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Author Deng, J.; Wu, Z.; Zhang, M.; Huang, N.E.; Wang, S.; Qiao, F. url  doi
openurl 
  Title Using Holo-Hilbert spectral analysis to quantify the modulation of Dansgaard-Oeschger events by obliquity Type $loc['typeJournal Article']
  Year 2018 Publication Quaternary Science Reviews Abbreviated Journal Quaternary Science Reviews  
  Volume 192 Issue Pages 282-299  
  Keywords Pleistocene; Paleoclimatology; Greenland; Antarctica; Data treatment; Data analysis; Dansgaard-oeschger (DO) events; Obliquity forcing; Phase preference; Holo-hilbert spectral analysis; Amplitude modulation; EMPIRICAL MODE DECOMPOSITION; GREENLAND ICE-CORE; NONSTATIONARY TIME-SERIES; ABRUPT CLIMATE-CHANGE; LAST GLACIAL PERIOD; NORTH-ATLANTIC; MILLENNIAL-SCALE; RECORDS; VARIABILITY; CYCLE  
  Abstract Astronomical forcing (obliquity and precession) has been thought to modulate Dansgaard-Oeschger (DO) events, yet the detailed quantification of such modulations has not been examined. In this study, we apply the novel Holo-Hilbert Spectral Analysis (HHSA) to five polar ice core records, quantifying astronomical forcing's time-varying amplitude modulation of DO events and identifying the preferred obliquity phases for large amplitude modulations. The unique advantages of HHSA over the widely used windowed Fourier spectral analysis for quantifying astronomical forcing's nonlinear modulations of DO events is first demonstrated with a synthetic data that closely resembles DO events recorded in Greenland ice cores (NGRIP, GRIP, and GISP2 cores on GICC05 modelext timescale). The analysis of paleoclimatic proxies show that statistically significantly more frequent DO events, with larger amplitude modulation in the Greenland region, tend to occur in the decreasing phase of obliquity, especially from its mean value to its minimum value. In the eastern Antarctic, although statistically significantly more DO events tend to occur in the decreasing obliquity phase in general, the preferred phase of obliquity for large amplitude modulation on DO events is a segment of the increasing phase near the maximum obliquity, implying that the physical mechanisms of DO events may be different for the two polar regions. Additionally, by using cross-spectrum and magnitude-squared analyses, Greenland DO mode at a timescale of about 1400 years leads the Antarctic DO mode at the same timescale by about 1000 years. (C) 2018 Elsevier Ltd. All rights reserved.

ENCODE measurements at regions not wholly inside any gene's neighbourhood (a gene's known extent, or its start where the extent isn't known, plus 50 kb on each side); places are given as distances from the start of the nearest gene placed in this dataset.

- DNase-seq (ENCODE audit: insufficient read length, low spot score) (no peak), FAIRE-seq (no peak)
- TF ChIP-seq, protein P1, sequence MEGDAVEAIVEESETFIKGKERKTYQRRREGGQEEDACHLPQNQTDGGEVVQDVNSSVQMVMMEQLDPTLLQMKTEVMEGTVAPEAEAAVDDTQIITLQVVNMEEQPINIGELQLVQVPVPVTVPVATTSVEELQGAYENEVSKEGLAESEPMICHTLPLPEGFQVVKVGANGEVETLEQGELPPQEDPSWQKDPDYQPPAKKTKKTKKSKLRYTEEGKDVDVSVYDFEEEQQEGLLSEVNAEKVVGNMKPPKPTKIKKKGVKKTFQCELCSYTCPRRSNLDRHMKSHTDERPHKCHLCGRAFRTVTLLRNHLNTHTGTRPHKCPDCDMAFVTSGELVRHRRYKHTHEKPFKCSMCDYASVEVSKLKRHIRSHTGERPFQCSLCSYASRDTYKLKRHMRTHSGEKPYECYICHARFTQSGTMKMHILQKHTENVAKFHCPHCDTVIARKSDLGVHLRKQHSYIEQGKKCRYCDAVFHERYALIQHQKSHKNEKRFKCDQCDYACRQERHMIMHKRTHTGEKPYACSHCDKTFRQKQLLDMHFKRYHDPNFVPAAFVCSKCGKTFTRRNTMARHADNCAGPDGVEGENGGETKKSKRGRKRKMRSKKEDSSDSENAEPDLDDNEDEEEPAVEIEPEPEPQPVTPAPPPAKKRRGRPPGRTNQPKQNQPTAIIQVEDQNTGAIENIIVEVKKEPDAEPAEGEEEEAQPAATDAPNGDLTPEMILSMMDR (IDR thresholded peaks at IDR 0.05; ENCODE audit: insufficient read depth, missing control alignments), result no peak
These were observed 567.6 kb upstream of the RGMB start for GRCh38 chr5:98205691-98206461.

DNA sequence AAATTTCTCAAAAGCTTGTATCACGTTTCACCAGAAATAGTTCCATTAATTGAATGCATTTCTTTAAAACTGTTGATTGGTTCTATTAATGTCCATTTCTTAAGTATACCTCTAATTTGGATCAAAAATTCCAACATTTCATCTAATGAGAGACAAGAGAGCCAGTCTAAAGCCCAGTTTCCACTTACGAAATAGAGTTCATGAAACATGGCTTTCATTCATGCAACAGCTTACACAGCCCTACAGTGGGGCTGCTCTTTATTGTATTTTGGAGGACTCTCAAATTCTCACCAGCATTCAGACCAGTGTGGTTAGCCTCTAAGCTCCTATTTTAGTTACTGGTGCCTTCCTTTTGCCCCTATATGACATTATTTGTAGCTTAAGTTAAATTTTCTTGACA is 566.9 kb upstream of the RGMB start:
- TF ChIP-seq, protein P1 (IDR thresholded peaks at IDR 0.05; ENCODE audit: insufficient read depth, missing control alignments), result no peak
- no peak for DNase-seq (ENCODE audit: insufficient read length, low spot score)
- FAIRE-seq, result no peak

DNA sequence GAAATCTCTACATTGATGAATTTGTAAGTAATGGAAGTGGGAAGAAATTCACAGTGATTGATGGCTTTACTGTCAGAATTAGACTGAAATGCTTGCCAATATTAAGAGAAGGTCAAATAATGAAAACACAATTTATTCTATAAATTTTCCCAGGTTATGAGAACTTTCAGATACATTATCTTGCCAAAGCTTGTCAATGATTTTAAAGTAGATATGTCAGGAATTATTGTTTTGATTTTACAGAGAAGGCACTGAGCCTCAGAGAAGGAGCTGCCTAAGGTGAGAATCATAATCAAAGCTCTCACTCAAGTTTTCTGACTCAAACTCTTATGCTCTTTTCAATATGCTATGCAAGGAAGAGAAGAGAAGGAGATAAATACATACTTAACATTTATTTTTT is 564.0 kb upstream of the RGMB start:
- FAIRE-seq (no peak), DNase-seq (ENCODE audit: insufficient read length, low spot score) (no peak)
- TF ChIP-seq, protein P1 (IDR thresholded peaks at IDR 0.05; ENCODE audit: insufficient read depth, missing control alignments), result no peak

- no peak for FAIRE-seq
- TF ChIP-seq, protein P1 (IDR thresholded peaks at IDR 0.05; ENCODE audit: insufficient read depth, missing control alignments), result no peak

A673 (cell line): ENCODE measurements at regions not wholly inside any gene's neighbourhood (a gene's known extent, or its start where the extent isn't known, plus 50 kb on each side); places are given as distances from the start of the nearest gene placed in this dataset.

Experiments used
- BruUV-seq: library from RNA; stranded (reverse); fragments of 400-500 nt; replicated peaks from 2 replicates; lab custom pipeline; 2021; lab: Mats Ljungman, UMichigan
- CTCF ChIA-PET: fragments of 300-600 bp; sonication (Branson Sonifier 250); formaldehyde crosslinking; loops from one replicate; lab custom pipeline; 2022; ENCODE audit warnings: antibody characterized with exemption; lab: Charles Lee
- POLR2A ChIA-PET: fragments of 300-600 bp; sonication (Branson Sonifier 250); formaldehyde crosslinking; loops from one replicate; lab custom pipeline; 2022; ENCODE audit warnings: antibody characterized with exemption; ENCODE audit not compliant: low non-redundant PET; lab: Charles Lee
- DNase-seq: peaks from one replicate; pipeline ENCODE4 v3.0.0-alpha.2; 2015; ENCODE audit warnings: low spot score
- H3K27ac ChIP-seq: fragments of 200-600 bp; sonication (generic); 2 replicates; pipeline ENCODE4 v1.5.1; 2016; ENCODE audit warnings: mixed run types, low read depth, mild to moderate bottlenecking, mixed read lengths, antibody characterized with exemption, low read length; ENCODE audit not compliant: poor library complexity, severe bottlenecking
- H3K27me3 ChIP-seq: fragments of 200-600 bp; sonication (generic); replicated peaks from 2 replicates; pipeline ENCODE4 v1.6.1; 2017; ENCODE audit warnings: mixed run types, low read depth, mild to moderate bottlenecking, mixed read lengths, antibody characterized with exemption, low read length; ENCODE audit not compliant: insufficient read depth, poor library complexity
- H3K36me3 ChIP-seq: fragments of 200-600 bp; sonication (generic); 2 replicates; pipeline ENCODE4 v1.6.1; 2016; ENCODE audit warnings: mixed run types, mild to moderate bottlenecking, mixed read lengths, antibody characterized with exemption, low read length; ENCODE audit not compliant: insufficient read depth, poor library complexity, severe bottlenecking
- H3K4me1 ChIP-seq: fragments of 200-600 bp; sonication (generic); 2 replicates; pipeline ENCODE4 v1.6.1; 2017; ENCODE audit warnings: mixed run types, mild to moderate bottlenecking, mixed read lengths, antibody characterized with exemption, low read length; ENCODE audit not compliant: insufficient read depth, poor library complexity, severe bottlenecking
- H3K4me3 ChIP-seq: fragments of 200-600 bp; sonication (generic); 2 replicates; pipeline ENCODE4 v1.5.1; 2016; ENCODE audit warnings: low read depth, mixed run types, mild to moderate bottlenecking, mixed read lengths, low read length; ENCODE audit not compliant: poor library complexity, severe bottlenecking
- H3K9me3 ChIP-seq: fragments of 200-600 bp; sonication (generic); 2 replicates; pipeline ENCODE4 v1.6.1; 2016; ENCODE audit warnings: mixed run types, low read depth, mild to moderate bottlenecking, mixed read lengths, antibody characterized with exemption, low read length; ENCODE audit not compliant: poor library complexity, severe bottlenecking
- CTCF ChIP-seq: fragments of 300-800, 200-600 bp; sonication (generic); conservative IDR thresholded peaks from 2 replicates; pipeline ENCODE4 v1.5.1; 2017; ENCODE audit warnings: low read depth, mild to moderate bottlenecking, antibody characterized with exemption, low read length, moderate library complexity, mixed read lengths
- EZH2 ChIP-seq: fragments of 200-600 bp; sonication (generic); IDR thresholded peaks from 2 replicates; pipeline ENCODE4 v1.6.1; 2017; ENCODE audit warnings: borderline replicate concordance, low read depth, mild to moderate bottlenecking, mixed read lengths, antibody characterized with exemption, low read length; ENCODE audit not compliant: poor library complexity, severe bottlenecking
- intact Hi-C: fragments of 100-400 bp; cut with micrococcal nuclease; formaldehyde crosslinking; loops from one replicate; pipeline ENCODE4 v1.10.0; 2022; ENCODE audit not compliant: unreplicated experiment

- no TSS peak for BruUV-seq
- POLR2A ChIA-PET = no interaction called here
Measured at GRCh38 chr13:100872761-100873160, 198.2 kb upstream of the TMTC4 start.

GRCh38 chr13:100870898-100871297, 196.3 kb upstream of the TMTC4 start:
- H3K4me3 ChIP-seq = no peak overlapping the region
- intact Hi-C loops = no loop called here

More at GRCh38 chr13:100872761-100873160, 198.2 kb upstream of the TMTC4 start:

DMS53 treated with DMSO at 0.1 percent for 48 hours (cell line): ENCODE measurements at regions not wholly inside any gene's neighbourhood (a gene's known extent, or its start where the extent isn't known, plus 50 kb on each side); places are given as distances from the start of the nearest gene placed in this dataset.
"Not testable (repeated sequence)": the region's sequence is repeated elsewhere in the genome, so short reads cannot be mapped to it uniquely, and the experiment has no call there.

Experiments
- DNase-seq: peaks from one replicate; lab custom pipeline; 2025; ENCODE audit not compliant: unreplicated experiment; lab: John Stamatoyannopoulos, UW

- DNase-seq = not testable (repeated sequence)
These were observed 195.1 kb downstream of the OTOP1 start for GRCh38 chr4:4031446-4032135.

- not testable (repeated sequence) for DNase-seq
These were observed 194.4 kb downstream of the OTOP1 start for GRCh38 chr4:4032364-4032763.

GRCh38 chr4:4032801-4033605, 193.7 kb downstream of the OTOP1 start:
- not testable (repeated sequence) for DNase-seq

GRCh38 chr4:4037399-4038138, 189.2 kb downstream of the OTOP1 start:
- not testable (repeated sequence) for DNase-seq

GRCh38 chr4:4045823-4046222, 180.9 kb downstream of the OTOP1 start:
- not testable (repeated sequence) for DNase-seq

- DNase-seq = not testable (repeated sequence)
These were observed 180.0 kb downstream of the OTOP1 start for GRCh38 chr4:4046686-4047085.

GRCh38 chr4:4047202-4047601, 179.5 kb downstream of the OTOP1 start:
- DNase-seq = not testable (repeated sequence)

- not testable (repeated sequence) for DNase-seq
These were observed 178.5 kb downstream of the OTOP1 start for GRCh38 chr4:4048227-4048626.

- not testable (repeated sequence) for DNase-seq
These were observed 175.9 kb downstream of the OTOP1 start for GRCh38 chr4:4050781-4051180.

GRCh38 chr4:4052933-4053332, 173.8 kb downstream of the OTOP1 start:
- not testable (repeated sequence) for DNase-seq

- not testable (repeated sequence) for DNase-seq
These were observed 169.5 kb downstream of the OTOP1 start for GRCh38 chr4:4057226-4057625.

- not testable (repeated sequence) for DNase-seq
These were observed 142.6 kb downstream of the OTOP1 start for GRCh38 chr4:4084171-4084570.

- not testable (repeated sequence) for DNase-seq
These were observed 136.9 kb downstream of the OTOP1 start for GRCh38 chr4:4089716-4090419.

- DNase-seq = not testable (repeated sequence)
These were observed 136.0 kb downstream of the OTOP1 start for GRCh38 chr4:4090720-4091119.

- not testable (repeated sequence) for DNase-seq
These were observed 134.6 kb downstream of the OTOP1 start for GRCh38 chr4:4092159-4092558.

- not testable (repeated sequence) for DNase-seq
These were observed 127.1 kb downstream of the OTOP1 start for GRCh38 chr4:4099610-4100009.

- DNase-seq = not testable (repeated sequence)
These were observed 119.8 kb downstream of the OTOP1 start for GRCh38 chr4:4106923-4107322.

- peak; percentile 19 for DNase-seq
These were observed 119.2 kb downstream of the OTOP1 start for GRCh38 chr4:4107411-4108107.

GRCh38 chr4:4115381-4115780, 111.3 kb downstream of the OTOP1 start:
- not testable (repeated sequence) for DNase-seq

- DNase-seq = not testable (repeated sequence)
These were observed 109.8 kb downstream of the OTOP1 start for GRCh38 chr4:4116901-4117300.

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  ISSN 0277-3791 ISBN Medium  
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  Funding Approved $loc['no']  
  Call Number COAPS @ user @ Serial 971  
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Author Hou, T.Y.; Yan, M.P.; Wu, Z. url  doi
openurl 
  Title A Variant Of The Emd Method For Multi-Scale Data Type $loc['typeJournal Article']
  Year 2009 Publication Advances in Adaptive Data Analysis Abbreviated Journal Adv. Adapt. Data Anal.  
  Volume 01 Issue 04 Pages 483-516  
  Keywords Empirical Mode Decomposition (EMD); adaptive data analysis; sparse representation  
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  Series Volume Series Issue Edition  
  ISSN 1793-5369 ISBN Medium  
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  Funding Approved $loc['no']  
  Call Number COAPS @ mfield @ Serial 670  
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Author Huang, T.; Armstrong, E.M.; Bourassa, M.A.; Cram, T.A.; Elya, J.; Greguska, F.; Jacob, J.C.; Ji, Z.; Jiang, Y.; Li, Y.; Quach, N.T.; McGibbney, L.J.; Smith, S.R.; Wilson, B.D.; Worley S.J.; Yang, C. url  doi
openurl 
  Title An Integrated Data Analytics Platform Type $loc['typeJournal Article']
  Year 2019 Publication Marine Science Abbreviated Journal Mar. Sci.  
  Volume 6 Issue Pages  
  Keywords big data, Cloud computing, Ocean science, data analysis, Matchup, anomaly detection, open source  
  Abstract An Integrated Science Data Analytics Platform is an environment that enables the confluence of resources for scientific investigation. It harmonizes data, tools and computational resources to enable the research community to focus on the investigation rather than spending time on security, data preparation, management, etc. OceanWorks is a NASA technology integration project to establish a cloud-based Integrated Ocean Science Data Analytics Platform for big ocean science at NASA�s Physical Oceanography Distributed Active Archive Center (PO.DAAC) for big ocean science. It focuses on advancement and maturity by bringing together several NASA open-source, big data projects for parallel analytics, anomaly detection, in situ to satellite data matchup, quality-screened data subsetting, search relevancy, and data discovery.